Live in a Front of a Studio Audience aired on ABC on Wednesday night, recreating classic episodes of All in the Family and The Jeffersons. The episodes featured an all-star cast, and we’ll just cut to the chase, the entire event was delightful and a joy to watch.
All in the Family – “Henry’s Farewell”
The All in the Family episode that was recreated was “Henry’s Farewell.” Originally airing on Oct. 20, 1973, it was the sixth episode of the fourth season of the series. It was one of the many steps in the Jefferson family getting its own spinoff series.
From the opening recreation of the theme song with Archie (Woody Harrelson) and Edith (Marissa Tomei) playing away at the piano, it was clear the amount of love and effort that went into this special. We would have to sit down with photos to double check everything, but the level of detail paid to the set was astounding and looks as though the series had been going on for years.
While everyone in the special did an outstanding job, the deliveries made by Harrelson and Tomei outshined Ike Barinholtz (Mike ‘Meathead’ Stivic) and Ellie Kemper (Gloria Stivic) by a considerable amount. This is by no means to say they were bad, but just that Harrelson and Tomei were that good.
The biggest stumble of the night came from Jamie Foxx as George Jefferson, but it was easily forgiven.
— Brandon Pope TV (@BpopeTV) May 23, 2019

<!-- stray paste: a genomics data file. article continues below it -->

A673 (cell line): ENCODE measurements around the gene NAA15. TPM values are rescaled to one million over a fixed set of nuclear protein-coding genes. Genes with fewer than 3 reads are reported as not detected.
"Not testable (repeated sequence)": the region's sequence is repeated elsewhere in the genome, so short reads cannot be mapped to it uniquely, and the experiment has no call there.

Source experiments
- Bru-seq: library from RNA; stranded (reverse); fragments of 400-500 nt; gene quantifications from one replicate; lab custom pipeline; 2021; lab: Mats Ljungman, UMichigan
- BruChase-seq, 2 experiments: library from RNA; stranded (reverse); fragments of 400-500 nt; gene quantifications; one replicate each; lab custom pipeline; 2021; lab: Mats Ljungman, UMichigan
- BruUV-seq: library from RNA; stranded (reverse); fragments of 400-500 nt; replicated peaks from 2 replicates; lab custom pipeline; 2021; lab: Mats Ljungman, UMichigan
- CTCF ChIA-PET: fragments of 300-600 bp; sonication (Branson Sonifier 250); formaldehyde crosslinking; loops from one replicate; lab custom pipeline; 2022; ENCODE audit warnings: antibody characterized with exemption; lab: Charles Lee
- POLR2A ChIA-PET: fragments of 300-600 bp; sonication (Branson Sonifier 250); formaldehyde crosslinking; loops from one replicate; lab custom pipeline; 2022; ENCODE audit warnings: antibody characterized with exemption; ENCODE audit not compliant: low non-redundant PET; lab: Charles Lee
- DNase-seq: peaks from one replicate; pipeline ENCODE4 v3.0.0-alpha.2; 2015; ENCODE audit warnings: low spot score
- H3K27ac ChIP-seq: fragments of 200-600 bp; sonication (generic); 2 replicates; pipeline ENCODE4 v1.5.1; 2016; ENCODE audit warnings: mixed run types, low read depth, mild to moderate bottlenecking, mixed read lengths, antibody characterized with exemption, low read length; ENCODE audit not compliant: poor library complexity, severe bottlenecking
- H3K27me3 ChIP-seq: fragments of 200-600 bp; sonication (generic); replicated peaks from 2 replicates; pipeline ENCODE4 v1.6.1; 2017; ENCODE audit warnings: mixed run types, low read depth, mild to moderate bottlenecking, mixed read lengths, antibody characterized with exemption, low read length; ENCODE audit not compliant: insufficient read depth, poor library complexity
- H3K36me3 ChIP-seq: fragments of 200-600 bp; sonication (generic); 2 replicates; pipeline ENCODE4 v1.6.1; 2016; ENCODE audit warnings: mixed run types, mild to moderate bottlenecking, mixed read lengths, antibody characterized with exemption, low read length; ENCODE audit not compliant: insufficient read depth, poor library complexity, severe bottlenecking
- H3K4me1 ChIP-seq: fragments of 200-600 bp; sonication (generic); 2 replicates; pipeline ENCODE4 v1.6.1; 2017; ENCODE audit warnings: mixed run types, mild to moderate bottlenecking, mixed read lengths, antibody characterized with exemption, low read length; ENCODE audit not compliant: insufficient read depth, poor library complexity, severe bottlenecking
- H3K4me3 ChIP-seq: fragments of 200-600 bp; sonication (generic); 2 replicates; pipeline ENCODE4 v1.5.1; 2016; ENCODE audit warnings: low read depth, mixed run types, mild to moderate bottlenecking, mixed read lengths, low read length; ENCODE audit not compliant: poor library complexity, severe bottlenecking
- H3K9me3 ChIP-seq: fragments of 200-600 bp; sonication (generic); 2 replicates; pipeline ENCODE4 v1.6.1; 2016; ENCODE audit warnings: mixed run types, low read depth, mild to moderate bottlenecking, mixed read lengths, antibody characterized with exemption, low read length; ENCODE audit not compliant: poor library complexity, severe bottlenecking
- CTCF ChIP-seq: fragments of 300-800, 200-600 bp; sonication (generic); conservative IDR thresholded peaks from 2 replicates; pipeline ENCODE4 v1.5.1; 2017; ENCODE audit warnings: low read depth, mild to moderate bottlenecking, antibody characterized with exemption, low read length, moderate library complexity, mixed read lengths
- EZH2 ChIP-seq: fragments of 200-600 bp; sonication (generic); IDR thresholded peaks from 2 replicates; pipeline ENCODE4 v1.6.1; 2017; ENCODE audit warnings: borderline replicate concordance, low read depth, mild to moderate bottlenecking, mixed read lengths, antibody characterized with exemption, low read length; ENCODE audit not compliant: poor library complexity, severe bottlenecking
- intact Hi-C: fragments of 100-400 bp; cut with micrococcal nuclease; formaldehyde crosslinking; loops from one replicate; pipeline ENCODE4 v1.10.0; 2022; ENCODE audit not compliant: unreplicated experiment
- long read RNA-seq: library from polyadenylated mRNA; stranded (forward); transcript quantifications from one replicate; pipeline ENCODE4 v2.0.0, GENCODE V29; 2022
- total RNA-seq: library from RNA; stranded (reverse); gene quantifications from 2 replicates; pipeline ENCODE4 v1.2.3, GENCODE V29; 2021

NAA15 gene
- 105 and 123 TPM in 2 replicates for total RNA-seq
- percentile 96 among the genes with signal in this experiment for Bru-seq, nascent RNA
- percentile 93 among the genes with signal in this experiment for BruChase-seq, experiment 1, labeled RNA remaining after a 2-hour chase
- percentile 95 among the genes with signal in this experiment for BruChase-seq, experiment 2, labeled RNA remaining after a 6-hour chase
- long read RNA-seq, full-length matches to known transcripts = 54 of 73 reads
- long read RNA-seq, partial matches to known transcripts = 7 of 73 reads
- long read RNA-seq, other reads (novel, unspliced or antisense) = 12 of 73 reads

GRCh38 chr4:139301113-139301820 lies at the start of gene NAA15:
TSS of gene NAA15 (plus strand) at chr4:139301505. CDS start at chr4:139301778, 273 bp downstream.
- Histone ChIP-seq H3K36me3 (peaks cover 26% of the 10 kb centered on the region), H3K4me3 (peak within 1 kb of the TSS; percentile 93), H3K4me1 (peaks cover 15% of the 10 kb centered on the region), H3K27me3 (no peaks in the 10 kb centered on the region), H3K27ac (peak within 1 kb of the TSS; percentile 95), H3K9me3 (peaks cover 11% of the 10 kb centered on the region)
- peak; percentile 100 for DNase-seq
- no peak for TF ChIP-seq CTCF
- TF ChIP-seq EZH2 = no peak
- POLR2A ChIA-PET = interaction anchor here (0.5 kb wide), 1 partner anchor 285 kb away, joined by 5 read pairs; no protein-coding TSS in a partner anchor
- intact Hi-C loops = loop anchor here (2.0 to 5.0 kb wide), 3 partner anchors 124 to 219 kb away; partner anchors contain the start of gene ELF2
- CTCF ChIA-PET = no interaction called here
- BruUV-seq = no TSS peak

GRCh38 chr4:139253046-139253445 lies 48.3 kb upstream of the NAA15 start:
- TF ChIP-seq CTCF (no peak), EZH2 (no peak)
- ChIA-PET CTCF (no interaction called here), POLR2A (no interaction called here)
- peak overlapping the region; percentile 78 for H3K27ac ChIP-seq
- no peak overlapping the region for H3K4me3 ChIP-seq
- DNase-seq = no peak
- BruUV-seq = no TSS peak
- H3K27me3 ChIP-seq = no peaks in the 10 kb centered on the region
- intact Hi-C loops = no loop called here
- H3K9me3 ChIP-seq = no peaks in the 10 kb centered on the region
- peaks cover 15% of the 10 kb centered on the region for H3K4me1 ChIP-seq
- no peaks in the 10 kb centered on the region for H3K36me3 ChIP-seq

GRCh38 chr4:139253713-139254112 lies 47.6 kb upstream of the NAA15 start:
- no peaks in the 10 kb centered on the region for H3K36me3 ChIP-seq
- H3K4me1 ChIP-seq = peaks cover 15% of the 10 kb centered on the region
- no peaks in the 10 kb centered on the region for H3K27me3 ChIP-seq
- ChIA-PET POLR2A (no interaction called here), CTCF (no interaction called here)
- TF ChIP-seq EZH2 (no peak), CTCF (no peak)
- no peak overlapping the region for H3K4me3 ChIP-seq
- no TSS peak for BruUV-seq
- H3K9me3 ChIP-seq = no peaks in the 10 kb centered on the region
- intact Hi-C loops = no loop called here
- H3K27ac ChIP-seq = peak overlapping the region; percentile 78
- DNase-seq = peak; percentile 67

He did perhaps overplay his role a bit, beginning to border on caricature, but, then again, Sherman Hemsley was indeed a big personality in that role.
To be honest, I enjoyed every second of the All in the Family segment of this special, but I really need to see a special about how they recreated the set so meticulously.
The Jeffersons – “A Friend in Need”
The Jeffersons episode that was recreated was “A Friend in Need.” Originally airing on Jan. 18, 1975, and was the first episode of the series.
The biggest surprise of the night came during this portion of the special as Marle Gibbs made a surprise appearance as her original series character, Florence Johnston. It was a delightful surprise, and she received the audience reaction that was certainly appropriate.
This was also the portion of the special with a rather shocking use of bleeping. It wasn’t from any of the actors slipping up, but from the original scripts use of the “N” word as race relations were being discussed. The word aired unbleeped in 1975, but certainly, times have changed.
The Jeffersons portion of the special again showed an insane level of detail in the recreation of the set. How this was pulled off is easily the biggest joy of the night. Everything else was great, but kudos to the set crews.
Foxx seemed to rein in his portrayal slightly of George in this portion and didn’t seem quite so over the top with it. Wanda Sykes as Louise Jefferson may have given the best performance I’ve ever seen her give.
It was clear that everyone involved from top to bottom was giving this their all. No one wanted to let down the material, and not one of them did.
If the powers that be wanted to turn this into an annual event, we would certainly not have a problem with that concept. Of course, assembling the same cast would be next to impossible, but that might even be a fun aspect to see them rotate.
Live in Front of a Studio Audience is available now on the ABC and Hulu apps.
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